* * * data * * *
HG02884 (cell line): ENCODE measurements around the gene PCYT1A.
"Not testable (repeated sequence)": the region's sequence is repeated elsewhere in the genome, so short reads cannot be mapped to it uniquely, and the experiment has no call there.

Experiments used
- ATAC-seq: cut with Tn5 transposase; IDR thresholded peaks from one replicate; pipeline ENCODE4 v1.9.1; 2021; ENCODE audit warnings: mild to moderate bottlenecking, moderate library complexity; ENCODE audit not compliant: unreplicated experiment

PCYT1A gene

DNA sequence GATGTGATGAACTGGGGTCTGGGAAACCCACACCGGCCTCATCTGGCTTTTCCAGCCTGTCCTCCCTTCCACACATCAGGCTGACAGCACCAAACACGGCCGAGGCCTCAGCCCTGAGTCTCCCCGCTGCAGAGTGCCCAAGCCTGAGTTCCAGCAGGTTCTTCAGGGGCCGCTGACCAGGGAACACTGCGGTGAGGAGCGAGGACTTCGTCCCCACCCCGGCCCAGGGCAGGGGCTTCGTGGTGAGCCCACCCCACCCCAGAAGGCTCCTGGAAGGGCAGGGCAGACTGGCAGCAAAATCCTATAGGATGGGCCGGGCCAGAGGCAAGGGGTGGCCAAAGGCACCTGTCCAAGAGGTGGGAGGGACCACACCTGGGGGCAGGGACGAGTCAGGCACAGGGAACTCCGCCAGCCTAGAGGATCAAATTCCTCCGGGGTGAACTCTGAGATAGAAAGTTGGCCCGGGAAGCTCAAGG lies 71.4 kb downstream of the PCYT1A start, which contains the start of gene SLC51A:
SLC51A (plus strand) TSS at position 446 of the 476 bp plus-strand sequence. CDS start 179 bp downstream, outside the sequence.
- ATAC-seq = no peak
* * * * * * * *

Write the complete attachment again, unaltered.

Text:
HG02884 (cell line): ENCODE measurements around the gene PCYT1A.
"Not testable (repeated sequence)": the region's sequence is repeated elsewhere in the genome, so short reads cannot be mapped to it uniquely, and the experiment has no call there.

Experiments used
- ATAC-seq: cut with Tn5 transposase; IDR thresholded peaks from one replicate; pipeline ENCODE4 v1.9.1; 2021; ENCODE audit warnings: mild to moderate bottlenecking, moderate library complexity; ENCODE audit not compliant: unreplicated experiment

PCYT1A gene

DNA sequence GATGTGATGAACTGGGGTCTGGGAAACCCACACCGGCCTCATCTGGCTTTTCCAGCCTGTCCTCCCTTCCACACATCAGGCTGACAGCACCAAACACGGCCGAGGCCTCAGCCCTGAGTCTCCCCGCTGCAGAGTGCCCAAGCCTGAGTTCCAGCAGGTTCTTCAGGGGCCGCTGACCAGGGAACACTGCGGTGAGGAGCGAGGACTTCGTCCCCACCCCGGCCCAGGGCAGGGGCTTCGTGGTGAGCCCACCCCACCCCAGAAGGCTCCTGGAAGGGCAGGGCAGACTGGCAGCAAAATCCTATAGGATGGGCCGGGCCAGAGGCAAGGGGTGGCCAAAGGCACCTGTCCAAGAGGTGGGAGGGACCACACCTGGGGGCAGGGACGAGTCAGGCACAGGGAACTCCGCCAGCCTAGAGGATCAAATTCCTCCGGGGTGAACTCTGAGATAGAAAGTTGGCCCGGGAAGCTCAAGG lies 71.4 kb downstream of the PCYT1A start, which contains the start of gene SLC51A:
SLC51A (plus strand) TSS at position 446 of the 476 bp plus-strand sequence. CDS start 179 bp downstream, outside the sequence.
- ATAC-seq = no peak